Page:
What Does Star Wars Mean?20 Oct 2015
“Luminous beings are we, not this crude matter.”
- Yoda, Empire Strikes Back
Star Wars isn’t just a fantasy story spanning a fictional galaxy and decades of my life. It’s not just a movie, nor is it just six movies, nor is it anything that can be explained by describing the pieces. Star Wars, as a whole, is a formative experience, and integral part of my being. I think many people in my generation, and the generation before mine, and the generation after, share this feeling.
I must have been a toddler when I first saw Star Wars. I honestly don’t remember the “first time” I saw A New Hope, or The Empire Strikes Back, or Return of the Jedi. They have just always been part of my life. Part of how I define myself.
When you’re a child, you almost actively look for idols, for role models, for people whose way of being strikes you as right, just, and good. The way you want to be when you grow up. Aside from the obvious role models (who have all contributed to the learnings and influences I mention below) like my father, my mother, all of my family, the garbage man, and fireman, from a very young age I remember wanting, more than anything else, to be a Jedi.
Sure, that sound silly and just like a four-year-old to think and want, but I want to break it down a little bit more. Sure, lightsabers were cool and being able to make rocks float was a neat idea, too, but what appealed to me, and a lot of children like me, was the sense of ultimate good a Jedi represents. Though not without their flaws and falls from grace, the Jedi in Star Wars lore are peacekeepers, they are allies to the downtrodden and abused. They are heroes, and heroes who sacrifice much in the name of helping others.
Plus they get sweet lightsabers. Did I mention lightsabers are awesome?
Like I mentioned before, Jedi are not without their flaws. As the addage from the movies goes, “fear leads to anger, anger leads to hate, hate leads to suffering.” To borrow from Stan Lee’s Spider-Man, this also takes the same tone as “with great power, comes great responsibility.”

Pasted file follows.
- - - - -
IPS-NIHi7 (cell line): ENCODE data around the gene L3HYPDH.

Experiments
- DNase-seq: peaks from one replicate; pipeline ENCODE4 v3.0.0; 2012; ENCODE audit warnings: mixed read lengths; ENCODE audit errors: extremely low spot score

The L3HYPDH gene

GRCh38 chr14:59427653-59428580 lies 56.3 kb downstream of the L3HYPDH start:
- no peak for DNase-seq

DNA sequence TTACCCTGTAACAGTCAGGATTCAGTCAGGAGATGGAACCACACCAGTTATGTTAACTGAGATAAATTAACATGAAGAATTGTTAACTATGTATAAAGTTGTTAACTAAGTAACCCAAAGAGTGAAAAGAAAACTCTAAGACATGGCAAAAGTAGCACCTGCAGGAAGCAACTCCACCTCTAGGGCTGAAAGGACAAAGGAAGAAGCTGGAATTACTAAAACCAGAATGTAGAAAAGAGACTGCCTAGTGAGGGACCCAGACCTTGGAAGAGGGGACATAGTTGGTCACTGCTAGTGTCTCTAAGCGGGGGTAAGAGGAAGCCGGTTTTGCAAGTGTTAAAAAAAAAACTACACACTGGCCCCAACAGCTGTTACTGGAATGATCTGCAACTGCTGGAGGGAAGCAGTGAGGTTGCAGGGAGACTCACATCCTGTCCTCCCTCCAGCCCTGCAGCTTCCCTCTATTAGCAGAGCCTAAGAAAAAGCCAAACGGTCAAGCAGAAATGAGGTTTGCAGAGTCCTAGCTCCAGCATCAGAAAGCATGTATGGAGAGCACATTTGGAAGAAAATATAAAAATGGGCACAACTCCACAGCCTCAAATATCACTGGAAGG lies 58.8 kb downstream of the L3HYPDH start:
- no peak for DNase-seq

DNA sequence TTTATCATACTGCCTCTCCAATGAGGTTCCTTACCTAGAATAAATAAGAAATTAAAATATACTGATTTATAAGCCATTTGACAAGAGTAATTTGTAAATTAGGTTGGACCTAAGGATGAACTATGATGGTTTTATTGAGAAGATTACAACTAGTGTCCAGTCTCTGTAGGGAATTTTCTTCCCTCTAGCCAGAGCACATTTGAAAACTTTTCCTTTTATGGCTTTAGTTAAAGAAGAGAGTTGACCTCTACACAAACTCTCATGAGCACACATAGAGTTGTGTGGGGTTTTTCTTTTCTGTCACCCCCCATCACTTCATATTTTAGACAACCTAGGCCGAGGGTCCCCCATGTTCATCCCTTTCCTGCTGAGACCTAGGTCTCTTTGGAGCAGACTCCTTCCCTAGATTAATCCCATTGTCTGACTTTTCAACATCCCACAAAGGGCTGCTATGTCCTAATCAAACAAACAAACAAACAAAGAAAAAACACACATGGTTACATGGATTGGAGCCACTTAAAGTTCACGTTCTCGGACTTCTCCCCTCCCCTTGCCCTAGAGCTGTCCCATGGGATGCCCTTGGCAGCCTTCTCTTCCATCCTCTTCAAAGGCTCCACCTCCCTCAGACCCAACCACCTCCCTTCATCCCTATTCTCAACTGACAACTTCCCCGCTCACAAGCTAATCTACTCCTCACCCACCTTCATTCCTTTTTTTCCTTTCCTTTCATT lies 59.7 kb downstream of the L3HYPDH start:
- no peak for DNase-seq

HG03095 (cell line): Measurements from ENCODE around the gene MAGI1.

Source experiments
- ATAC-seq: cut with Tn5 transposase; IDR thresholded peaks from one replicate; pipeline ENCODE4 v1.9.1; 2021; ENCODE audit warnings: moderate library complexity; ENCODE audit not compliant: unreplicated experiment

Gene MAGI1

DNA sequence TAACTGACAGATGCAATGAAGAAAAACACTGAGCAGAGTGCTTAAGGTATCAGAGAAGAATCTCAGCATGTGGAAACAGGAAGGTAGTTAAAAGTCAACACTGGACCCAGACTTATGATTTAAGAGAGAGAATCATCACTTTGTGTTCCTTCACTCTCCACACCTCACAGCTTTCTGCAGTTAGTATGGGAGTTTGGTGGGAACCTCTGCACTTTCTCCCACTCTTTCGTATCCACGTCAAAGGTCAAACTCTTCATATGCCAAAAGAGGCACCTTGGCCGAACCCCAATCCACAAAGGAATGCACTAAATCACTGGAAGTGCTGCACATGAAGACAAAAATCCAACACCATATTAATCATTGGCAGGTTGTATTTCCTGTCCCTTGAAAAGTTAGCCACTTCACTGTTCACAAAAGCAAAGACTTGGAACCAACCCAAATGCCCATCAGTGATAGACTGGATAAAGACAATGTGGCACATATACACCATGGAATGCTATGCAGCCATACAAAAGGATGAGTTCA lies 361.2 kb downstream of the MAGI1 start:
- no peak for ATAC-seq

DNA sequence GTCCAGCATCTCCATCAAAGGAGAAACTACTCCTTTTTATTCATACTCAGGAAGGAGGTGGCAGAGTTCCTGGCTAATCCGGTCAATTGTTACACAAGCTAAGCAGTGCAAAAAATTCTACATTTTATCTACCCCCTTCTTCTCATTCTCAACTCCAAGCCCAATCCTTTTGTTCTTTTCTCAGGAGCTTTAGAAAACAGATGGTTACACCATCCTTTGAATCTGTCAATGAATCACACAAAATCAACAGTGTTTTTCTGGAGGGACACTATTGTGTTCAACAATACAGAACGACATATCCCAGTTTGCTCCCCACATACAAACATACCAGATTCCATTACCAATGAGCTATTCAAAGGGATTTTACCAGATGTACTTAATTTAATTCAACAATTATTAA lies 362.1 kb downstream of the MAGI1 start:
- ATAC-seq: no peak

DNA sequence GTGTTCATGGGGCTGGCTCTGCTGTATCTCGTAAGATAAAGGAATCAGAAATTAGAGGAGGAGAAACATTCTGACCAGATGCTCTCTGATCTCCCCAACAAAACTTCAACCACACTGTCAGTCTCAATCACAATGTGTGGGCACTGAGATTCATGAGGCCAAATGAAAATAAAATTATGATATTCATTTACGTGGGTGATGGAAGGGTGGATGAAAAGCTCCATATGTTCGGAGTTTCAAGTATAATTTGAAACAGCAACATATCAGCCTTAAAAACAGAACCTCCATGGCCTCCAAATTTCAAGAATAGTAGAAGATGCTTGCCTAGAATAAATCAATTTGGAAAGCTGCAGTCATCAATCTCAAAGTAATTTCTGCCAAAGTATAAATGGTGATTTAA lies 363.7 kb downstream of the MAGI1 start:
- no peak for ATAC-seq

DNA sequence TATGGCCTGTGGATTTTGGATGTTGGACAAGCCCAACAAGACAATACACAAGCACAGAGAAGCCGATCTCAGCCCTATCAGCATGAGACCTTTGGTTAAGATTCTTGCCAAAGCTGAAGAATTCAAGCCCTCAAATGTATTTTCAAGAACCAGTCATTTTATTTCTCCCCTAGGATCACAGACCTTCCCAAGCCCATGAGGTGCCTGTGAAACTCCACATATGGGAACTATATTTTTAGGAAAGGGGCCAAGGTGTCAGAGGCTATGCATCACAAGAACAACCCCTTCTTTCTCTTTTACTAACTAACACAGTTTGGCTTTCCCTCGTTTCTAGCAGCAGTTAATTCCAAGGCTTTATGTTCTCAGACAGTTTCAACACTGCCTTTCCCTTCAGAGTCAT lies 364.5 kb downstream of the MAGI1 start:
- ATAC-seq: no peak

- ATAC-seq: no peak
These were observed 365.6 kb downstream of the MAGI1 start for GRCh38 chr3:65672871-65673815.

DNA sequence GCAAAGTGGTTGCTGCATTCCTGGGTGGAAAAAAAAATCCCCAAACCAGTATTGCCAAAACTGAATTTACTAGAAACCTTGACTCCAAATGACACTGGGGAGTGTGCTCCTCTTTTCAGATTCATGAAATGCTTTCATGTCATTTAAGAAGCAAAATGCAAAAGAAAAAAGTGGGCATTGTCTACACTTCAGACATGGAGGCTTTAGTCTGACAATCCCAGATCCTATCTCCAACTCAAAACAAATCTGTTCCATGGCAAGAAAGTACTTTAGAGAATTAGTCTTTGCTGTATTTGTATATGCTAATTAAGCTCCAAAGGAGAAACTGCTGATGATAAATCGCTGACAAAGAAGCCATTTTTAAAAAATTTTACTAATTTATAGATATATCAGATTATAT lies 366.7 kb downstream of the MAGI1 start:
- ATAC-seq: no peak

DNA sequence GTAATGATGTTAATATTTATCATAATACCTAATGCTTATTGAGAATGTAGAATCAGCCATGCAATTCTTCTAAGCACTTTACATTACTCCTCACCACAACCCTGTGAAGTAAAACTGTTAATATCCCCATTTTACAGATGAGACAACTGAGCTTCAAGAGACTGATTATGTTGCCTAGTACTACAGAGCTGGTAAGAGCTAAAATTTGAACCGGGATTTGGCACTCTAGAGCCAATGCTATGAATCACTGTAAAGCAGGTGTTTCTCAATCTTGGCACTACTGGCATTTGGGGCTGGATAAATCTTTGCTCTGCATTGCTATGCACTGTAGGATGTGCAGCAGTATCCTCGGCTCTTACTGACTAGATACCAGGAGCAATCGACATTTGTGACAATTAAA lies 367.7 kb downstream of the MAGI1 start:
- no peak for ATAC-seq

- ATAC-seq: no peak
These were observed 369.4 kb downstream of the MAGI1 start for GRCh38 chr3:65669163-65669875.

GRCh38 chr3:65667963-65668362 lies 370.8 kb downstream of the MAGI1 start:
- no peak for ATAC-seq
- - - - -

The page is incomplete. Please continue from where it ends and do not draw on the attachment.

These flaws are important; they taught me that being and doing good is not merely a decision, not a label. It is the sum of your actions, actions which you must actively and continually re-assess against your moral ruler. You must continually work to be that which you strive to be, and that effort is unending.
Patience and calm under stress is an aspect I struggle with at times, and I think we all do. Of all the influences in my life I draw from, I think the Jedi philosophy has taken me furthest when it comes to managing and coping with stress in my life: emotional and mental control being of the utmost importance.
Star Wars has a fundamental role in who I am, how I treat people, and how I lead my life. That’s one part of what it means. Parallel to that is the connections it has fostered between me and other people.
When I imagine my life without Star Wars, I see friendships never forming, friendships with people who I can and do call some of my closest lifelong friends. Whether it was video games, or Lego, or running around in the back yard with toy lightsaber, the friendships strengthened – or sometimes built – by Star Wars are incredibly special to me.
My good friend Nathan and I would convene every weekend in the summer to ride bikes around our neighborhoods and play wiht Lego. The two of us each had a vast collection of Lego, both Star Wars and non-Star Wars. We’d look through the Lego catalogs and yearn for the latest Star Wars set – the AT-AT, the X-Wing, the Collector’s Edition Imperial Star Destoyer. But we’d also use our imaginations and build new things, inspired by the universe we loved so dearly. We’d have imaginary starfights with our Lego, probably at too old of an age to really be playing like that, but it was fun!
Another friend, Alex, and I, would come together to choreograph saber battles in his yard. Pretty silly, yes, but what fun! Learning to work together to do something with high precision and acrobatics was pretty neat. We’d have long discussions about the Jedi, and the Sith, and about what it all means. When the prequel trilogy was in production, we’d speculate about what would happen next, scour the internet for details and leaked set photos and footage, and collectively freak out at the latest trailer. (We’ve started doing that again!)
My father, though not nearly as zealous as I am about the saga, even catered to my near-obsession when I was a child. As a surprise, on a Wednesday in the middle of the school year, my dad pulled me out of class to go see The Phantom Menace. The first new Star Wars movie I would see in a movie theater; giving me what I’m sure was an experience he had when he was 18 in 1977 of experiencing something like that. Though clearly Phantom Menace is no one’s favorite Star Wars movie, I think I like it a little more because of that.
So, yeah. Star Wars means a whole lot, at least to me.